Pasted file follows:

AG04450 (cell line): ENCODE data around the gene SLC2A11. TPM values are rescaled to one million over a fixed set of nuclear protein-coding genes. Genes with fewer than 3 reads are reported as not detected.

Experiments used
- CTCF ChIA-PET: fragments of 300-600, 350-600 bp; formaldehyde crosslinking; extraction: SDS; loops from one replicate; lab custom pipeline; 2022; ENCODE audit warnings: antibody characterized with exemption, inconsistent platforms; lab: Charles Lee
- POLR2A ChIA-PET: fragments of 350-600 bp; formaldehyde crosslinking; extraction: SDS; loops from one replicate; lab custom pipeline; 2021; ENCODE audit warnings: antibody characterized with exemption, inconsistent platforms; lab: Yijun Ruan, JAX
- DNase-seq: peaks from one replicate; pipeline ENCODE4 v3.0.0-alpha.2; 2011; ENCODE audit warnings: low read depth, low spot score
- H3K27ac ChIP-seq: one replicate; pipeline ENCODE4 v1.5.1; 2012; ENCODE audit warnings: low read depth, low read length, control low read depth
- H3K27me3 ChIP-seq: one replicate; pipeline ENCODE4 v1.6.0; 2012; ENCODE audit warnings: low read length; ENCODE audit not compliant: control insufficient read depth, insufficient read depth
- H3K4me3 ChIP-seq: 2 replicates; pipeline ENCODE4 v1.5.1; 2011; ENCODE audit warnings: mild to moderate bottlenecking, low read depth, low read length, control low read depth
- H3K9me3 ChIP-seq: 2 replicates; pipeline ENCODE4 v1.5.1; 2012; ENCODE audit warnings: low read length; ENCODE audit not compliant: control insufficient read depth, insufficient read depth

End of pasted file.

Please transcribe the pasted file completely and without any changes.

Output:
AG04450 (cell line): ENCODE data around the gene SLC2A11. TPM values are rescaled to one million over a fixed set of nuclear protein-coding genes. Genes with fewer than 3 reads are reported as not detected.

Experiments used
- CTCF ChIA-PET: fragments of 300-600, 350-600 bp; formaldehyde crosslinking; extraction: SDS; loops from one replicate; lab custom pipeline; 2022; ENCODE audit warnings: antibody characterized with exemption, inconsistent platforms; lab: Charles Lee
- POLR2A ChIA-PET: fragments of 350-600 bp; formaldehyde crosslinking; extraction: SDS; loops from one replicate; lab custom pipeline; 2021; ENCODE audit warnings: antibody characterized with exemption, inconsistent platforms; lab: Yijun Ruan, JAX
- DNase-seq: peaks from one replicate; pipeline ENCODE4 v3.0.0-alpha.2; 2011; ENCODE audit warnings: low read depth, low spot score
- H3K27ac ChIP-seq: one replicate; pipeline ENCODE4 v1.5.1; 2012; ENCODE audit warnings: low read depth, low read length, control low read depth
- H3K27me3 ChIP-seq: one replicate; pipeline ENCODE4 v1.6.0; 2012; ENCODE audit warnings: low read length; ENCODE audit not compliant: control insufficient read depth, insufficient read depth
- H3K4me3 ChIP-seq: 2 replicates; pipeline ENCODE4 v1.5.1; 2011; ENCODE audit warnings: mild to moderate bottlenecking, low read depth, low read length, control low read depth
- H3K9me3 ChIP-seq: 2 replicates; pipeline ENCODE4 v1.5.1; 2012; ENCODE audit warnings: low read length; ENCODE audit not compliant: control insufficient read depth, insufficient read depth